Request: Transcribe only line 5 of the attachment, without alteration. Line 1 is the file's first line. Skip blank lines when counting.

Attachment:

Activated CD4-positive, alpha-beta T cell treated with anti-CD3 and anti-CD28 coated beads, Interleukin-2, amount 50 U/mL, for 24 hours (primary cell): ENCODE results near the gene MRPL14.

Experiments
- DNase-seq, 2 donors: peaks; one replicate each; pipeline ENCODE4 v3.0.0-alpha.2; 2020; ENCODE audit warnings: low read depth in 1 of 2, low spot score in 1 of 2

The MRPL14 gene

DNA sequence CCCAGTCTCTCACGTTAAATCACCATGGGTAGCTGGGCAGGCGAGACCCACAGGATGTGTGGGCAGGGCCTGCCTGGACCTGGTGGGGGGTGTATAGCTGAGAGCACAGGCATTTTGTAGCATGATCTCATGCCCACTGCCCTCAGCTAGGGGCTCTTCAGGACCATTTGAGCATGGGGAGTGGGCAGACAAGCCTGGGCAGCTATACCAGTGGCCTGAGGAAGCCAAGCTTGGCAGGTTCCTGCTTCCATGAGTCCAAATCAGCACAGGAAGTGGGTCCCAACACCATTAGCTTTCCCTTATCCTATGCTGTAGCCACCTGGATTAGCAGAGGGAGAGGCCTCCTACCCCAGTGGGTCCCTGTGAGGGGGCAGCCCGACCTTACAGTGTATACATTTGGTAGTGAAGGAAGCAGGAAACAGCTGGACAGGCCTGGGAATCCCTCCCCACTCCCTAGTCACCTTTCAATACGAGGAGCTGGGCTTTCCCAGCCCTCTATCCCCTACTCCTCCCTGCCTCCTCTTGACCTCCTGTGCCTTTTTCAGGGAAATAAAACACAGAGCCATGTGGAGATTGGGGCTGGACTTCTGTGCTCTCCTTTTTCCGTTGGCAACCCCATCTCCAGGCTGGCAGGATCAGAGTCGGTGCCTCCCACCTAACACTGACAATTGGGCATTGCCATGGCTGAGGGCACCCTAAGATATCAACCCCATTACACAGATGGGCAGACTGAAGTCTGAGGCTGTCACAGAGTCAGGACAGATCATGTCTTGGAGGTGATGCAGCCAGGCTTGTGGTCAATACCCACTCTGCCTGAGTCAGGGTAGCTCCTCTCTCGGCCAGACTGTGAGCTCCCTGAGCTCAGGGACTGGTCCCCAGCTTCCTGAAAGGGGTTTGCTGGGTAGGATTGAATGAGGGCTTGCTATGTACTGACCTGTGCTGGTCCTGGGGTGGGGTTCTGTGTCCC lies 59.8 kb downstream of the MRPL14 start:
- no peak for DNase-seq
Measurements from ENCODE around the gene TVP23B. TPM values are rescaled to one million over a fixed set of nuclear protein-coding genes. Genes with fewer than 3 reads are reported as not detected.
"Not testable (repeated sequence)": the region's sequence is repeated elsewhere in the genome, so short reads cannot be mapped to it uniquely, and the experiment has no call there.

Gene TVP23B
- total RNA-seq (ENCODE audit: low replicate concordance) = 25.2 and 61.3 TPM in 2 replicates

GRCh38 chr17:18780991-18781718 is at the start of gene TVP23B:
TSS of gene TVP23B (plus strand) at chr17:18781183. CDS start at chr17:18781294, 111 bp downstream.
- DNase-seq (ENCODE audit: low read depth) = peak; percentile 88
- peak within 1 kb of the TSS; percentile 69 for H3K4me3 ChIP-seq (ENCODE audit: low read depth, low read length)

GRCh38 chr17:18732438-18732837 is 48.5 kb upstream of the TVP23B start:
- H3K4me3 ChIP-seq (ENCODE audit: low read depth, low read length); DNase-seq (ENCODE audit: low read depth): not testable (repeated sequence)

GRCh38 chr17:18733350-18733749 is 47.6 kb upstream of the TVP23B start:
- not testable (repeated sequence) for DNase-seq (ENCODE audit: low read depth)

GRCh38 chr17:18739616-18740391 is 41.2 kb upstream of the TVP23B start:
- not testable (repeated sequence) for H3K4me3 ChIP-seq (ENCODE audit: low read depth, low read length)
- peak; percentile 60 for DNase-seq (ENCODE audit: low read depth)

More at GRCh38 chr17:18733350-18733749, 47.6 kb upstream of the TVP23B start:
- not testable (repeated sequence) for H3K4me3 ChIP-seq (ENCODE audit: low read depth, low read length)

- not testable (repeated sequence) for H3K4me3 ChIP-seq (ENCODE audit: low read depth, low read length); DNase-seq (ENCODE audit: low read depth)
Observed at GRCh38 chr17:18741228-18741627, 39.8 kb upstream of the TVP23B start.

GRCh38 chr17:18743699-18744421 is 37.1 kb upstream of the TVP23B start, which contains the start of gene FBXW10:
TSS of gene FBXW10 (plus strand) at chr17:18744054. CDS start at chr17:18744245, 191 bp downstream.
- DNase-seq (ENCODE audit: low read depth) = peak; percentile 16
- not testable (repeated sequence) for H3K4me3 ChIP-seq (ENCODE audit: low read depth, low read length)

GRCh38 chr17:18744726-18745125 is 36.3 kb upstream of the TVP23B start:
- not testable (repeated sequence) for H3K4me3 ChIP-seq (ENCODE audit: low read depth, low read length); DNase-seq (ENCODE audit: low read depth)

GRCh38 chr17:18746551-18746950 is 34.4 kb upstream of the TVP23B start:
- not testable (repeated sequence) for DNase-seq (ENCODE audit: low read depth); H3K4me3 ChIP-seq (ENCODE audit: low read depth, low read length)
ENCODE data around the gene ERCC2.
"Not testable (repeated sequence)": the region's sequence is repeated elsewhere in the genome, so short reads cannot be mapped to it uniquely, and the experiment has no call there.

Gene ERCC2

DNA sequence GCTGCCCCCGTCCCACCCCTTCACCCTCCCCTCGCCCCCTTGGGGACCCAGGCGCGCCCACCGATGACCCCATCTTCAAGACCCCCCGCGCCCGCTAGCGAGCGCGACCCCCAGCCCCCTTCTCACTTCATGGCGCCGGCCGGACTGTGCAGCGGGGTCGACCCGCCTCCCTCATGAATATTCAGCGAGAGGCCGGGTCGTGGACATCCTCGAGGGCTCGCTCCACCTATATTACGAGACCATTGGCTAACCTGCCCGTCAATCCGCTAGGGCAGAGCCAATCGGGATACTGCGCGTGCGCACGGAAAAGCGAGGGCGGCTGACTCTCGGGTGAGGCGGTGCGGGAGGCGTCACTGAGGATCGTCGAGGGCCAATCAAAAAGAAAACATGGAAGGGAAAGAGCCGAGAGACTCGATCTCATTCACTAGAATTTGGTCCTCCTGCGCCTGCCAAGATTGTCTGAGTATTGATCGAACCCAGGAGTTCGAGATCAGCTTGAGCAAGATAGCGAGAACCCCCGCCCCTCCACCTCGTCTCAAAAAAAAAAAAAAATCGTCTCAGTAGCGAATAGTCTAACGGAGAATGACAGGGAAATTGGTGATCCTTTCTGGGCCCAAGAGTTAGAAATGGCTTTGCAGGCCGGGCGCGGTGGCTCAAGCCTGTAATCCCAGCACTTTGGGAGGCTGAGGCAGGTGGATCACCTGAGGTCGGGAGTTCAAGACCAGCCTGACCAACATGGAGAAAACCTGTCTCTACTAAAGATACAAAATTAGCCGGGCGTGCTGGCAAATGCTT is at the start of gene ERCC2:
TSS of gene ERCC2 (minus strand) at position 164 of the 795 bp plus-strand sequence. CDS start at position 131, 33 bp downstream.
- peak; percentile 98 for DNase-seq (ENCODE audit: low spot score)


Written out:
DNA sequence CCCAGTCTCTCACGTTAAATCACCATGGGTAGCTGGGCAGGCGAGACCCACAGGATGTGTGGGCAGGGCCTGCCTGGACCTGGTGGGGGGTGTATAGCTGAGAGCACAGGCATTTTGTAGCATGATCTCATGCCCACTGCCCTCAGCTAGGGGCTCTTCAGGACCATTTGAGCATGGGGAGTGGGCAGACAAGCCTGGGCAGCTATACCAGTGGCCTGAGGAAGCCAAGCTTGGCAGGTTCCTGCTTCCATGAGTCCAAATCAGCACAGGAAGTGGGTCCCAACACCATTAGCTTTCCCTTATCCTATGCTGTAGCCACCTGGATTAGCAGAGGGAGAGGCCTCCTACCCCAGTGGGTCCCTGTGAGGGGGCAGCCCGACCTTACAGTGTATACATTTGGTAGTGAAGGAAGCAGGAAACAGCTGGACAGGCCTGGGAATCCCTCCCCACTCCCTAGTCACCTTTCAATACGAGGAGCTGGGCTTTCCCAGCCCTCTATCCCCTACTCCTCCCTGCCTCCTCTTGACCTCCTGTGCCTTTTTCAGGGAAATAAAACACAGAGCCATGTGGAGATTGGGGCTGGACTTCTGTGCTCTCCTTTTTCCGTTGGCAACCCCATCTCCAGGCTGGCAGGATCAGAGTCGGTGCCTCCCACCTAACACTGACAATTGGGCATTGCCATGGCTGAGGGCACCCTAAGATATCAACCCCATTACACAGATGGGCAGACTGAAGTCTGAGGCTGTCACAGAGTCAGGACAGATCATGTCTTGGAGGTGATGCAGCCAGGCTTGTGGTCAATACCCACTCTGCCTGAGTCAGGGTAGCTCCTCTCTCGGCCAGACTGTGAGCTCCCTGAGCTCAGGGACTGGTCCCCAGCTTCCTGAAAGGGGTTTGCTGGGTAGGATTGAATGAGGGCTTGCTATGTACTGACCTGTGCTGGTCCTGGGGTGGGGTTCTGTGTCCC lies 59.8 kb downstream of the MRPL14 start: